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Drama

As I walked down the rugged pavement, suitcase in hand, I could feel unwanted memories flooding back. The airport had barely changed since that liberating day in 1962; and if you’d have asked me, I would have most likely been able to point out the very objects I had touched on my journey out--away from home. 

I suppose my unexpected return had been provoked a few weeks ago when a strange letter came in the mail. As soon as I had noticed it was from my home country, I had been quite intrigued and slightly uneasy. I first wondered how they had found me, but then proceeded to open the envelope. The message itself had been written by my only brother, Louis, whom I had not seen in ages and missed dearly. It’s contents intrigued me greatly, for they spoke of a certain Uncle André who had recently passed away. I knew nothing of the man, but read on nonetheless. The letter had requested my preferably immediate presence in Paris since a portion of the deceased’s money was owed to me, according to his will. I was baffled by the end, both shocked that I might have to return home once more and confused at whom this unknown Uncle André might have been. 

That evening, I consulted my wife on the matter. Though she knew very little of my past, she ecstatically encouraged me to return to Paris and claim the offered sum. She argued that it would be both enjoyable to visit my family and beneficial for our financial situation (she had just recently lost her job and we were raising a young girl). I did not agree with her first statement, but reluctantly accepted to make the trip, agreeing with the fact that the money would be of great use to us.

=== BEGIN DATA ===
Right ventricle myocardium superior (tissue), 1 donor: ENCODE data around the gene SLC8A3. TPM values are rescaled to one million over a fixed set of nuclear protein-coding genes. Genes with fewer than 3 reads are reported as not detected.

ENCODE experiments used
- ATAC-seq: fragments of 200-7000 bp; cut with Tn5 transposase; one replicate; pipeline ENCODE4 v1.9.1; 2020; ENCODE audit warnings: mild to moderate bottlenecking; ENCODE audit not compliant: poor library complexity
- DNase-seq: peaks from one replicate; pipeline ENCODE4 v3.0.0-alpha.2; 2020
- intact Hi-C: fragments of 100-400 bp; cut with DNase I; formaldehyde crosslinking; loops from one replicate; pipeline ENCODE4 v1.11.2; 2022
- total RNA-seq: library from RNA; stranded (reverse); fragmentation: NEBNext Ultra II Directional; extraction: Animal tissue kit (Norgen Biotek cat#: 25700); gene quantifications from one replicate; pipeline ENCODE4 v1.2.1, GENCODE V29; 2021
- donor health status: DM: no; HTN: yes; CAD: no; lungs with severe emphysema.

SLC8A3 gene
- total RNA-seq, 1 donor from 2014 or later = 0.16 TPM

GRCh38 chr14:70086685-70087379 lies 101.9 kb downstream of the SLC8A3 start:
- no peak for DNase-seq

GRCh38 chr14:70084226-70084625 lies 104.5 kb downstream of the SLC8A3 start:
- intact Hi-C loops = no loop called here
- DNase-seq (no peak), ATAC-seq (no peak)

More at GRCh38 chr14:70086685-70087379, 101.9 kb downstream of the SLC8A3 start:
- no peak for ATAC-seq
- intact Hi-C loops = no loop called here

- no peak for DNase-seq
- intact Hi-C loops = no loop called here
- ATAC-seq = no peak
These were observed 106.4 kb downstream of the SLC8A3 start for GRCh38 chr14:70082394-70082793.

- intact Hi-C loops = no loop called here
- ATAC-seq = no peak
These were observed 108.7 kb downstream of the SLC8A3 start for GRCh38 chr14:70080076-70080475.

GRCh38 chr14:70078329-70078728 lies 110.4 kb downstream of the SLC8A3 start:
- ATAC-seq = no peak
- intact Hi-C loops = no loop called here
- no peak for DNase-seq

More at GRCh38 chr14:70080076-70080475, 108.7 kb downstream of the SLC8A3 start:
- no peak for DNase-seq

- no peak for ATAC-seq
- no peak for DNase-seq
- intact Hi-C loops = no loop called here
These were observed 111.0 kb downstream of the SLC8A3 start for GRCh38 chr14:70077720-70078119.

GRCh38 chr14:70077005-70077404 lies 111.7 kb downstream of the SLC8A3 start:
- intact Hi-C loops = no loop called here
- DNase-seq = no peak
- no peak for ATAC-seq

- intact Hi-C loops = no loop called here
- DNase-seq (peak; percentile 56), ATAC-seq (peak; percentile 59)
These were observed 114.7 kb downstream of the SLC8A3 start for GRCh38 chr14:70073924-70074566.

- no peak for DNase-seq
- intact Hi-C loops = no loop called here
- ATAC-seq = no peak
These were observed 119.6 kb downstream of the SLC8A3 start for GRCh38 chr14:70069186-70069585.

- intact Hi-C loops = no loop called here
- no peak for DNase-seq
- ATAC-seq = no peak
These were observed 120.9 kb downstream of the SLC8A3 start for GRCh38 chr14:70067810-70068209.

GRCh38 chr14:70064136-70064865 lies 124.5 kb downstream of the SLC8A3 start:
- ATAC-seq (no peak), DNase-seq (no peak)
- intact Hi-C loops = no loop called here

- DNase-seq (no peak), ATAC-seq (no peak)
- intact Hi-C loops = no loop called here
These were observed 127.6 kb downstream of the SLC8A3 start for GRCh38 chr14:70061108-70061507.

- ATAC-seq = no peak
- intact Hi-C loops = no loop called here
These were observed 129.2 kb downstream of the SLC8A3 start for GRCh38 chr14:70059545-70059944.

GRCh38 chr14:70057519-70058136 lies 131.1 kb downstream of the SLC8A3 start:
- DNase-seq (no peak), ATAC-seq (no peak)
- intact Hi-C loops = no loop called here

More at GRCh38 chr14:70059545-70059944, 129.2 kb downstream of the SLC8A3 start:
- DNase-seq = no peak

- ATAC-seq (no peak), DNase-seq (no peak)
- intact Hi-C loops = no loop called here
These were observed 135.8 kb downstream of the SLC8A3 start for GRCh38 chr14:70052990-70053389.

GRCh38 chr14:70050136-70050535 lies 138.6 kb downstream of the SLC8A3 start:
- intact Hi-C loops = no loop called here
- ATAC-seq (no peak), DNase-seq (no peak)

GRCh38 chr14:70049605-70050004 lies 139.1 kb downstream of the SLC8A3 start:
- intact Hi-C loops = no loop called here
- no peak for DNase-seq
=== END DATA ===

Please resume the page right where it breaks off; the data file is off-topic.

So, that is how I had ended up back in the very place that provoked so many painful and grievous memories that I had never wished to revisit. 

As I began to make my way towards the small corner of the parking lot where taxis waited patiently for unsuspecting travellers, I felt a strong pair of arms wrap themselves around my chest, catching me completely off guard. I spun around quickly in a panic, but soon relaxed when I was met with those familiar glistening eyes.

“Louis!” I exclaimed joyfully, wrapping my own arms around my brother.

He had changed a lot since the last time I’d seen him; though that had been almost ten years ago. 

“It’s nice to see you again, Charles.” Smiled Louis after we had released each other from the long embrace.

I was taken aback by the sudden use of my old name. Upon arriving in America, it had been the first thing I had changed. I had been trying to get as far away from my past as I could--to forget. People had been calling me John Larson since.

“I go by John now.” I mumbled to my brother who either ignored my comment or simply didn’t hear. 

“So, how have you been doing?” He asked, putting an arm around my shoulder and guiding me towards his own car.

I shrugged. How could I answer such a question? It had been ten years.

“How did you find me?” I decided to ask curiously.

“Do you really think that I’d let my little brother fly off to America and not look into his whereabouts?” Laughed Louis.

“You knew where I was?” I questioned, shocked.

Louis simply nodded, the smile never leaving his features.

“Then why didn’t you come after me?” I asked, baffled.

“Because I knew you didn’t want to come back.” He simply replied as we finally reached the beige coloured car. 

I was taken aback by the response.

“Did you tell father?” I asked, suddenly feeling slightly uneasy. 

Louis shook his head as he got into the driver’s seat. “I knew that you wouldn’t want him to know.”

The short drive was filled with content conversation, catching up for the lost years. I told Louis all about my wife and daughter with great excitement and pride. Louis was still a bachelor and had no interest in children, but he listen to my stories with interest nonetheless.

When we reached my brother’s home, I was astounded. It was rather large and looked very well-kept. 

“That’s the kind of money entertainment gets you.” I heard him mumble as he proceeded to get my suitcase from the trunk.